Has any major postwar American author taken as much critical abuse as Ayn Rand? Her best-known novels, The Fountainhead and Atlas Shrugged, have sold more than 12 million copies in the United States alone and were ranked first and second in a 1998 Modern Library reader survey of the "greatest books" of the 20th century. Yet over the years, Rand's writing has been routinely dismissed as juvenile and subliterate when it has been considered at all. During the height of the Cold War, she managed to alienate leftists by insisting that capitalism was not simply more productive but more moral than socialism or a mixed economy because it allowed the individual to express himself most fully. And she angered the anticommunist Right with her thoroughgoing materialism, lack of respect for tradition, and atheism. (She once told William F. Buckley he was "too intelligent" to believe in God.) The publication of Anne C. Heller's Ayn Rand and the World She Made and Jennifer Burns's Goddess of the Market indicates that a belated but timely reconsideration of Rand's place in American cases for Rand's importance to the past 80 years of American intellectual and cultural life all the more convincing. That Rand's life story is in many ways more melodramatic, unbelievable, and conflicted than one of her own plots certainly helps to keep the reader's attention. As Burns puts it, "The clash between her romantic and rational sides makes [her life] not a tale of triumph, but a tragedy of sorts."more from Nick Gillespie at Reason here.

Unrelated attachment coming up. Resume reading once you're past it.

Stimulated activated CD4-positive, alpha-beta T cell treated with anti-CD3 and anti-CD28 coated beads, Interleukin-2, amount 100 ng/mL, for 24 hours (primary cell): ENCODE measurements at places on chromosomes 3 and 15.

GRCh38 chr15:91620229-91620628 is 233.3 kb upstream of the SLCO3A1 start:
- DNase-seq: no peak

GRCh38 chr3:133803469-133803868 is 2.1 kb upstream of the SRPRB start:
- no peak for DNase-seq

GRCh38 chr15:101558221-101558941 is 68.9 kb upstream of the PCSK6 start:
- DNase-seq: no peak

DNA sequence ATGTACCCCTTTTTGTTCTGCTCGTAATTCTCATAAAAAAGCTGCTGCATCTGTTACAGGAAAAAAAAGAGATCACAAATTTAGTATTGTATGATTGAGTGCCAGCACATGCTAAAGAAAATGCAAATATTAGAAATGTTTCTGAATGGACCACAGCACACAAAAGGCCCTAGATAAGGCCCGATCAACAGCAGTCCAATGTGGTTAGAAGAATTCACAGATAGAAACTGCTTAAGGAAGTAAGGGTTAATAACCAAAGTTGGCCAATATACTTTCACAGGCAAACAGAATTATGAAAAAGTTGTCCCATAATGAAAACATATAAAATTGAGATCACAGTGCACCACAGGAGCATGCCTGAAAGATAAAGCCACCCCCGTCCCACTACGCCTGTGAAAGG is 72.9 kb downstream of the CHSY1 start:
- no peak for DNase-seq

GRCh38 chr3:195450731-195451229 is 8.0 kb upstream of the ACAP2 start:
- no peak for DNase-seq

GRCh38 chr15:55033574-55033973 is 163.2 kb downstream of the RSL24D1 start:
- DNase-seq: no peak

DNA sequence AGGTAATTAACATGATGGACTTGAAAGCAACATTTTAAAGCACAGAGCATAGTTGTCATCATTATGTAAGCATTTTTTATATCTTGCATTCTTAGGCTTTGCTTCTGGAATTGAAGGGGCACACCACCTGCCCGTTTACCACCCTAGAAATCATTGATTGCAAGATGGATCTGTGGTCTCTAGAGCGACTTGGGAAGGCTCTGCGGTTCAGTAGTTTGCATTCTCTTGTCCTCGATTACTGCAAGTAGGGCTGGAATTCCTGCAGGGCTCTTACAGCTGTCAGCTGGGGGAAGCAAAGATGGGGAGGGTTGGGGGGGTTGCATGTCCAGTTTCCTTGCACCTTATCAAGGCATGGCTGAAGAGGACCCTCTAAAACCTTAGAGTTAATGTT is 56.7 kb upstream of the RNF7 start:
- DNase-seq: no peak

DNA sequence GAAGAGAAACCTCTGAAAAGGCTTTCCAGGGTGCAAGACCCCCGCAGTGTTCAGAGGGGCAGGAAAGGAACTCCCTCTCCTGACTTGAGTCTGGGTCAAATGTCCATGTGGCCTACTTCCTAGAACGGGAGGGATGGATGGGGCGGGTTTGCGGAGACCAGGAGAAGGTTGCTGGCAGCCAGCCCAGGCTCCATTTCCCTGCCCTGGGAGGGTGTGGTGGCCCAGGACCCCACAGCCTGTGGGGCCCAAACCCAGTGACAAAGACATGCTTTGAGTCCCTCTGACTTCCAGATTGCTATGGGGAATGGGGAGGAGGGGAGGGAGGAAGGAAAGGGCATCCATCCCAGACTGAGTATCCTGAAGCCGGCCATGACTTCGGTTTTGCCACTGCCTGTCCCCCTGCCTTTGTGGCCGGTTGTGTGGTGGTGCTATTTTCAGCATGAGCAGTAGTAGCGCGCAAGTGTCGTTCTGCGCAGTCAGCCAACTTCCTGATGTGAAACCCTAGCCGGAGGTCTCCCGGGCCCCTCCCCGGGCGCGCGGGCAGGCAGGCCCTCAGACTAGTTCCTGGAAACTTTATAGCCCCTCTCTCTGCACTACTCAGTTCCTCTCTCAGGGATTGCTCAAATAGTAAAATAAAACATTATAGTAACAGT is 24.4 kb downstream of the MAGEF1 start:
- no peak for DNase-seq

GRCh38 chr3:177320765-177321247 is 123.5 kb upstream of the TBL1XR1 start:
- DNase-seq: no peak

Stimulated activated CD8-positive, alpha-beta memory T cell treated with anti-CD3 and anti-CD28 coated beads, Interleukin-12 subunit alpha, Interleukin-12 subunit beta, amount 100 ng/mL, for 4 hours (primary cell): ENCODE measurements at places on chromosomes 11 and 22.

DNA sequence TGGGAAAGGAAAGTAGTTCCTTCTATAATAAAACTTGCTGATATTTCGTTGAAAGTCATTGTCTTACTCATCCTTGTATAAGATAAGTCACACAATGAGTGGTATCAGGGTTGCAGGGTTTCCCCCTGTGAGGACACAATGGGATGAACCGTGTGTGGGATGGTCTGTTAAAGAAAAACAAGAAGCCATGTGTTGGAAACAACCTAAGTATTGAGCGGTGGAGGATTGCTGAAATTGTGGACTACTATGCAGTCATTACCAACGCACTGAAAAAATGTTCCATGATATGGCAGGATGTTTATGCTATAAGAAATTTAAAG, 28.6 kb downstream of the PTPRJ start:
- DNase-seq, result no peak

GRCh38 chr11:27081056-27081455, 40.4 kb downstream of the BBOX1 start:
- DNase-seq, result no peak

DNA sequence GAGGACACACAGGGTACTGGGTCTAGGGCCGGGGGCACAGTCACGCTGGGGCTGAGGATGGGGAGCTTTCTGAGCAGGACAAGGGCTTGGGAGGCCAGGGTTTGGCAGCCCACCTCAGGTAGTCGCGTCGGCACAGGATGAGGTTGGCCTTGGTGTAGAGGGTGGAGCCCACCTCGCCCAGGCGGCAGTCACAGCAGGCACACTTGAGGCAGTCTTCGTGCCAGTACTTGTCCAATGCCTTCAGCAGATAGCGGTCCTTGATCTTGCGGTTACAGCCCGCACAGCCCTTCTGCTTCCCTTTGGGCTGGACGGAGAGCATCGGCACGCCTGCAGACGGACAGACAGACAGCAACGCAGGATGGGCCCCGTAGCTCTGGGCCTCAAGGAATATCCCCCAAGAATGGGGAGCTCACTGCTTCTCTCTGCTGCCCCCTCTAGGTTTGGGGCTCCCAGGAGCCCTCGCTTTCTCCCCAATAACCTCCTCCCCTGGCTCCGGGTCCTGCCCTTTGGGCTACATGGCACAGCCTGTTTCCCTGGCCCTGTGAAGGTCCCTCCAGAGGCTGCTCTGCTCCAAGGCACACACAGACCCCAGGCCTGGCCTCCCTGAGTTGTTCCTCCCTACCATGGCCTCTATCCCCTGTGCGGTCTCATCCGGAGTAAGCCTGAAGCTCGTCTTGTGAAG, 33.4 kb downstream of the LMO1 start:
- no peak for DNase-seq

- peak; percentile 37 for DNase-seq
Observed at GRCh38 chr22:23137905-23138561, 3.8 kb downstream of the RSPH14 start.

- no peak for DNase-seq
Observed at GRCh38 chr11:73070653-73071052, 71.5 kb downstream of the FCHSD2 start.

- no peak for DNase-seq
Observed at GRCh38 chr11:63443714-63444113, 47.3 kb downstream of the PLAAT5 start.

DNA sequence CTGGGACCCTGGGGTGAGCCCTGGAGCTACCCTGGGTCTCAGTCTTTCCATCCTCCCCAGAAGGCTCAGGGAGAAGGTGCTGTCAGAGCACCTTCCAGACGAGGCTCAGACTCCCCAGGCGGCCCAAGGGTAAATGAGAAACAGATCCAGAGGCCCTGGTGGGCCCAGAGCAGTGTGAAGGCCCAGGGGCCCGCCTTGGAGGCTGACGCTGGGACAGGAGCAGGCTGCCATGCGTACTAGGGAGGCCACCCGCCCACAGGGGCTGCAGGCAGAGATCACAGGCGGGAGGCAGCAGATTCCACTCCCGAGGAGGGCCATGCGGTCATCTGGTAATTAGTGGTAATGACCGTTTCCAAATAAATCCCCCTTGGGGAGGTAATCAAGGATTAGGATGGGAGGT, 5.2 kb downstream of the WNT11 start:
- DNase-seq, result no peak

Why More Equal Societies Almost Always Do Better
David Runciman reviews The Spirit Level: Why More Equal Societies Almost Always Do Better by Richard Wilkinson and Kate Pickett, in the London Review of Books:
The argument of this fascinating and deeply provoking book is easy to summarise: among rich countries, the more unequal ones do worse according to almost every quality of life indicator you can imagine. They do worse even if they are richer overall, so that per capita GDP turns out to be much less significant for general wellbeing than the size of the gap between the richest and poorest 20 per cent of the population (the basic measure of inequality the authors use). The evidence that Wilkinson and Pickett supply to make their case is overwhelming. Whether the test is life expectancy, infant mortality, obesity levels, crime rates, literacy scores, even the amount of rubbish that gets recycled, the more equal the society the better the performance invariably is. In graph after graph measuring various welfare functions, the authors show that the best predictor of how countries will rank is not the differences in wealth between them (which would result in the US coming top, with the Scandinavian countries and the UK not too far behind, and poorer European nations like Greece and Portugal bringing up the rear) but the differences in wealth within them (so the US, as the most unequal society, comes last on many measures, followed by Portugal and the UK, both places where the gap between rich and poor is relatively large, with Spain and Greece somewhere in the middle, and the Scandinavian countries invariably out in front, along with Japan). Just as significantly, this pattern holds inside the US as well, where states with high levels of income inequality also tend to have the greatest social problems.